Most states have trichomoniasis control programs that focus on testing of bulls and elimination of positive animals. As a result of such a program, prevalence of trichomoniasis in bulls in the state of Utah has declined from national historic levels of approximately 5% [5] to 0.06% in 2016 (Unpublished data, Utah Veterinary Diagnostic Laboratory [UVDL], 2016). Identification of carrier bulls is accomplished by collection of preputial scraping samples followed by either: 1) protozoal culture and microscopic identification, 2) protozoal culture followed by polymerase chain reaction (PCR)-based identification, or 3) PCR-based identification alone [3,6-8]. Although protozoal culture has been historically considered the gold-standard method of detection, the reported sensitivity of culture for identification of T. foetus varies (67.8% to 98.4%), depending on factors such as sample collection, transport, and specific culture methods employed [7-9].

The development of PCR for detection of T. foetus has resulted in a lower limit of detection, the ability to detect lower concentrations of trichomonads (T)/ml in preputial samples, and increased sensitivity compared to culture methods [3,6,10]. However, PCR assays are more expensive. Because PCR testing is more sensitive, pooled testing of preputial samples is of interest to beef producers and veterinarians as a means to reduce costs.

The use of pooled samples from multiple bulls for trichomoniasis detection has been evaluated previously [11]. Preputial scrapings from 187 virgin bulls and 150 steers in Canada, defined as true negatives, were evaluated for false-positive results for T. foetus using both culture and qPCR. Specificity was 98.8% (333/337 correctly tested negative) for culture and 100% (no false positives) for qPCR. The same study evaluated sensitivity of qPCR on pooled samples, using negative preputial scrapings spiked with T. foetus obtained from a test-positive (naturally infected) bull. Samples were formulated with trichomonads (T)/ml of 1000, 10,000, 100,000 and 1,000,000. From each T concentration, pools were created with one T. foetus -positive sample in pools of 2, 3, 5, 10, 20 and 25 total samples. Sensitivities for detection of trichomonads (detecting the presence of the one positive bull) for the sample pool ratios were: 1:10, 90.3%; 1:2, 1:15, 1:20, and 1:25, 93.5%; and 1:3 and 1:5, 96.8%. Overall sensitivity of the qPCR for detection of T. foetus was 94%. Differences in sensitivity among the different sizes of sample pools were not significant (P=0.70) [11].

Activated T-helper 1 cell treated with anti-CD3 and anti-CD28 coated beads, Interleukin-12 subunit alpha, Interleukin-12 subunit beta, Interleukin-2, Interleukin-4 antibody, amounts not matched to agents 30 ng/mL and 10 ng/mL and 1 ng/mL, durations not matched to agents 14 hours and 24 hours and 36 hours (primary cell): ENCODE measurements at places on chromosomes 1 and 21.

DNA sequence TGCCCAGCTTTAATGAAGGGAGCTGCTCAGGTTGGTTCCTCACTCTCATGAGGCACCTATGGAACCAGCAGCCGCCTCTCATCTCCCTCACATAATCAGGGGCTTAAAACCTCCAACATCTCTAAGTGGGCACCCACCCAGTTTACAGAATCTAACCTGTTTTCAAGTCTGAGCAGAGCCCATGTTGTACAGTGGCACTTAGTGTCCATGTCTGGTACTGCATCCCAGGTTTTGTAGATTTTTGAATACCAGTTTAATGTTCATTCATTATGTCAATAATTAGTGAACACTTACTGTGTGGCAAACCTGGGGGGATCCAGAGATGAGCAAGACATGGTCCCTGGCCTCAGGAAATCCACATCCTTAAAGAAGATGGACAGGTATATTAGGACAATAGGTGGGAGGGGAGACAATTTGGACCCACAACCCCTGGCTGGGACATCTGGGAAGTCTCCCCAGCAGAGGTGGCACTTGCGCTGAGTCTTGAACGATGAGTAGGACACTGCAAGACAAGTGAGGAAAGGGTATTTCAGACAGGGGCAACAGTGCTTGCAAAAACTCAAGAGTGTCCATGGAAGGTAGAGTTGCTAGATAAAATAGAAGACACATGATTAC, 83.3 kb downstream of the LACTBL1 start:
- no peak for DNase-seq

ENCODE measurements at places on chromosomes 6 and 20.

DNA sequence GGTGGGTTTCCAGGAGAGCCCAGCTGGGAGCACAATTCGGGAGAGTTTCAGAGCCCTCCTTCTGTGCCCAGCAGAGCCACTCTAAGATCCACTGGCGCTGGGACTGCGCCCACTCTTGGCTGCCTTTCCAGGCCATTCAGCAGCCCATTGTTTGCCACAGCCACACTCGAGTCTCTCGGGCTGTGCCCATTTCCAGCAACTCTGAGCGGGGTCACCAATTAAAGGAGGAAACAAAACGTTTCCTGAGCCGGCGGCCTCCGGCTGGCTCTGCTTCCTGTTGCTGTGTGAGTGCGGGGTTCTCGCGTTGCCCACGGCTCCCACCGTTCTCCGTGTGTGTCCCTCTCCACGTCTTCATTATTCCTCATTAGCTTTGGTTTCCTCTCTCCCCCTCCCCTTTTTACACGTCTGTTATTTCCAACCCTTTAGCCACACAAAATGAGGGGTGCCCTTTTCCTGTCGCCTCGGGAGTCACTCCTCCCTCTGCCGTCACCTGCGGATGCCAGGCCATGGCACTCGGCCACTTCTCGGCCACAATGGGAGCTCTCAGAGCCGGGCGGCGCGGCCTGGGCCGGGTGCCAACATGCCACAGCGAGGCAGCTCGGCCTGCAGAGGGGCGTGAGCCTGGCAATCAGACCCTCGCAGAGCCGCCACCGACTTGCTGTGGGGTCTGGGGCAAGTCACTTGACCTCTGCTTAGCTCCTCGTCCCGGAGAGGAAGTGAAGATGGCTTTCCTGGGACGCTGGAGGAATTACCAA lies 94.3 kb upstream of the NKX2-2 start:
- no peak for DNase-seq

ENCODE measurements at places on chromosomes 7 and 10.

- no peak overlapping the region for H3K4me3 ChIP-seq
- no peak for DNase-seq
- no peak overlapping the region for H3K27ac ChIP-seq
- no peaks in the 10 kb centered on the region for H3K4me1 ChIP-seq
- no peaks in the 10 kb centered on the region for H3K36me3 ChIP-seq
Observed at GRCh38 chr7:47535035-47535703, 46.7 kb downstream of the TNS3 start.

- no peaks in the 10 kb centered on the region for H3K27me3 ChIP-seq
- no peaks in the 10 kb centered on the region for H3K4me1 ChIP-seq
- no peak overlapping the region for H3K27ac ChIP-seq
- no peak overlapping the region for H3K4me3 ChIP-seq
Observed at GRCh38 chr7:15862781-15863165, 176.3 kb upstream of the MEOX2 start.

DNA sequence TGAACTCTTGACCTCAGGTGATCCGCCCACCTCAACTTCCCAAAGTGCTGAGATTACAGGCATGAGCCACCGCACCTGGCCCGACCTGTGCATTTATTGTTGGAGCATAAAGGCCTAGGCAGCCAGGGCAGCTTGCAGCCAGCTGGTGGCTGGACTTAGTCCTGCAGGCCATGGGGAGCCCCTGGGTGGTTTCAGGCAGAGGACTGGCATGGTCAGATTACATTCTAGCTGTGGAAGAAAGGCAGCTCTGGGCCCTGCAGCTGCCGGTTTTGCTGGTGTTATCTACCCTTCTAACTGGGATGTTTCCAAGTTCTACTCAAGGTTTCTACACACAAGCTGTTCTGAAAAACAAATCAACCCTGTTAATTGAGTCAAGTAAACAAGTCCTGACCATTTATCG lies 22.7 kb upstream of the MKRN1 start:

Preputial samples from 305 non-virgin bulls were used in a Colorado study [12]. Solutions of 3,000, 300, 30, 3 and 0.3 T/ml were made from PCR T. foetus -positive bulls. The “individual bull sample” solutions of 3,000, 300, and 30 T/ml were 100% classified as detected (each concentration had 14/14 samples positive) by PCR. The 3 and 0.3 T/ml solutions were 86% (12/14) and 50% (7/14) detected as positive by PCR. The 305 original preputial samples were used to create 61 pooled samples with 5 different bulls in each pool, with 16 pools having one positive bull with 4 negative bulls, and 45 pools having 5 negative bulls. The composition of the pools was blinded to the technicians doing PCR testing. The concentration of T/ml in the original samples used to make the pools was not determined. Sensitivity of the PCR on 5-sample pools was 100% (16/16). Specificity was also 100%, but this value was calculated using culture as the “gold standard”, which resulted in 2 sample pools being detected as positive for T. foetus that were culture-negative, resulting in an alternative calculation of specificity as 95.7% (45/47) [12].

The main objective of the study reported here was to determine the sensitivity (% of true positives detected as positives) and specificity (% of true negatives tested as negatives) of a qPCR for the detection of T. foetus in single spiked samples and compare to those same test characteristics for 5-sample pools (1 positive and 4 negative). Five logs of trichomonad concentration (T/ml) were tested. A secondary objective was to use qPCR Ct values from the spiked samples to estimate the proportion of T. foetus -positive bulls that naturally occur within each log of T/ml concentration, based on the positive bulls’ Ct values.